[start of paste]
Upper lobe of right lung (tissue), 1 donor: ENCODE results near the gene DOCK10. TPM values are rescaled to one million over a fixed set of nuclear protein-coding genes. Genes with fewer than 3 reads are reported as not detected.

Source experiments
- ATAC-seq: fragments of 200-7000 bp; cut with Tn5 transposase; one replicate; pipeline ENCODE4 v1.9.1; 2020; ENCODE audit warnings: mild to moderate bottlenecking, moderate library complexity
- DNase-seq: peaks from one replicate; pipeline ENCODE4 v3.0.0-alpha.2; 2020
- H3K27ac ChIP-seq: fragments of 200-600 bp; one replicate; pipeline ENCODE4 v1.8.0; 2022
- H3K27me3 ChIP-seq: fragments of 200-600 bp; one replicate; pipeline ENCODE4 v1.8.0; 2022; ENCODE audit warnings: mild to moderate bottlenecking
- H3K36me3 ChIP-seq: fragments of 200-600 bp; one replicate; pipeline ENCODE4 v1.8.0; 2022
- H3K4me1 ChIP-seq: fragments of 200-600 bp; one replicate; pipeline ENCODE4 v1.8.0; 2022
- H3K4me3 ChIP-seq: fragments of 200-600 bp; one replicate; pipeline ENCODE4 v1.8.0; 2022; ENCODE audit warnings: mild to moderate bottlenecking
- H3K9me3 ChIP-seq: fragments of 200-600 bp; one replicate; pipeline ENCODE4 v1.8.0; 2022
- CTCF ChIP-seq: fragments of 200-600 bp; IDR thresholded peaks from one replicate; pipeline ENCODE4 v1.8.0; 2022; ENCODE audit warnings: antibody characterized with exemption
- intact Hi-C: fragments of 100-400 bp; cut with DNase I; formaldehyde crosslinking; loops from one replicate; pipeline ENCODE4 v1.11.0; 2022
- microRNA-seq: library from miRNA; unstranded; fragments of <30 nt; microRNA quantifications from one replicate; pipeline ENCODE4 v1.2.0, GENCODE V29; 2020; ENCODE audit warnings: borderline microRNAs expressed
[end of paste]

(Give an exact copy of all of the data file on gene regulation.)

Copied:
Upper lobe of right lung (tissue), 1 donor: ENCODE results near the gene DOCK10. TPM values are rescaled to one million over a fixed set of nuclear protein-coding genes. Genes with fewer than 3 reads are reported as not detected.

Source experiments
- ATAC-seq: fragments of 200-7000 bp; cut with Tn5 transposase; one replicate; pipeline ENCODE4 v1.9.1; 2020; ENCODE audit warnings: mild to moderate bottlenecking, moderate library complexity
- DNase-seq: peaks from one replicate; pipeline ENCODE4 v3.0.0-alpha.2; 2020
- H3K27ac ChIP-seq: fragments of 200-600 bp; one replicate; pipeline ENCODE4 v1.8.0; 2022
- H3K27me3 ChIP-seq: fragments of 200-600 bp; one replicate; pipeline ENCODE4 v1.8.0; 2022; ENCODE audit warnings: mild to moderate bottlenecking
- H3K36me3 ChIP-seq: fragments of 200-600 bp; one replicate; pipeline ENCODE4 v1.8.0; 2022
- H3K4me1 ChIP-seq: fragments of 200-600 bp; one replicate; pipeline ENCODE4 v1.8.0; 2022
- H3K4me3 ChIP-seq: fragments of 200-600 bp; one replicate; pipeline ENCODE4 v1.8.0; 2022; ENCODE audit warnings: mild to moderate bottlenecking
- H3K9me3 ChIP-seq: fragments of 200-600 bp; one replicate; pipeline ENCODE4 v1.8.0; 2022
- CTCF ChIP-seq: fragments of 200-600 bp; IDR thresholded peaks from one replicate; pipeline ENCODE4 v1.8.0; 2022; ENCODE audit warnings: antibody characterized with exemption
- intact Hi-C: fragments of 100-400 bp; cut with DNase I; formaldehyde crosslinking; loops from one replicate; pipeline ENCODE4 v1.11.0; 2022
- microRNA-seq: library from miRNA; unstranded; fragments of <30 nt; microRNA quantifications from one replicate; pipeline ENCODE4 v1.2.0, GENCODE V29; 2020; ENCODE audit warnings: borderline microRNAs expressed